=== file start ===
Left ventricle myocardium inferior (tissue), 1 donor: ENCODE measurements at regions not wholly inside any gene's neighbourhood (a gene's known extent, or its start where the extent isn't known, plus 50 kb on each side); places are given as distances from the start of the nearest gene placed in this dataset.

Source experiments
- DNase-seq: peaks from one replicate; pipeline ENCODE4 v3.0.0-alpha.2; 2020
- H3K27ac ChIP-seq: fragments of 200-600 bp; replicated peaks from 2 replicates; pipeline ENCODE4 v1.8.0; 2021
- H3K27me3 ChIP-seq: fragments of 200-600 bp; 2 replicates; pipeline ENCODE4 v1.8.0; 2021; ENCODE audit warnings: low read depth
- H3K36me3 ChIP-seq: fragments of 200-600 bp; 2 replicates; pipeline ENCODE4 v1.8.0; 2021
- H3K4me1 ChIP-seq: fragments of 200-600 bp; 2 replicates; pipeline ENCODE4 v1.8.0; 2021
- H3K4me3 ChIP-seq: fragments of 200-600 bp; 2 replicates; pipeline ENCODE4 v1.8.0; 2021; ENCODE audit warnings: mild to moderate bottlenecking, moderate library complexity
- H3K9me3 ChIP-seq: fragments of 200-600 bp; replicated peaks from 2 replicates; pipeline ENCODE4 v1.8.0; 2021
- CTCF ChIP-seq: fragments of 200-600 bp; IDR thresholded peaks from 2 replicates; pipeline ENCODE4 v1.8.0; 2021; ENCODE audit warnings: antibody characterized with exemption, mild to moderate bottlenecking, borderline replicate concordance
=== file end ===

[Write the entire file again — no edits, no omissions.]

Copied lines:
Left ventricle myocardium inferior (tissue), 1 donor: ENCODE measurements at regions not wholly inside any gene's neighbourhood (a gene's known extent, or its start where the extent isn't known, plus 50 kb on each side); places are given as distances from the start of the nearest gene placed in this dataset.

Source experiments
- DNase-seq: peaks from one replicate; pipeline ENCODE4 v3.0.0-alpha.2; 2020
- H3K27ac ChIP-seq: fragments of 200-600 bp; replicated peaks from 2 replicates; pipeline ENCODE4 v1.8.0; 2021
- H3K27me3 ChIP-seq: fragments of 200-600 bp; 2 replicates; pipeline ENCODE4 v1.8.0; 2021; ENCODE audit warnings: low read depth
- H3K36me3 ChIP-seq: fragments of 200-600 bp; 2 replicates; pipeline ENCODE4 v1.8.0; 2021
- H3K4me1 ChIP-seq: fragments of 200-600 bp; 2 replicates; pipeline ENCODE4 v1.8.0; 2021
- H3K4me3 ChIP-seq: fragments of 200-600 bp; 2 replicates; pipeline ENCODE4 v1.8.0; 2021; ENCODE audit warnings: mild to moderate bottlenecking, moderate library complexity
- H3K9me3 ChIP-seq: fragments of 200-600 bp; replicated peaks from 2 replicates; pipeline ENCODE4 v1.8.0; 2021
- CTCF ChIP-seq: fragments of 200-600 bp; IDR thresholded peaks from 2 replicates; pipeline ENCODE4 v1.8.0; 2021; ENCODE audit warnings: antibody characterized with exemption, mild to moderate bottlenecking, borderline replicate concordance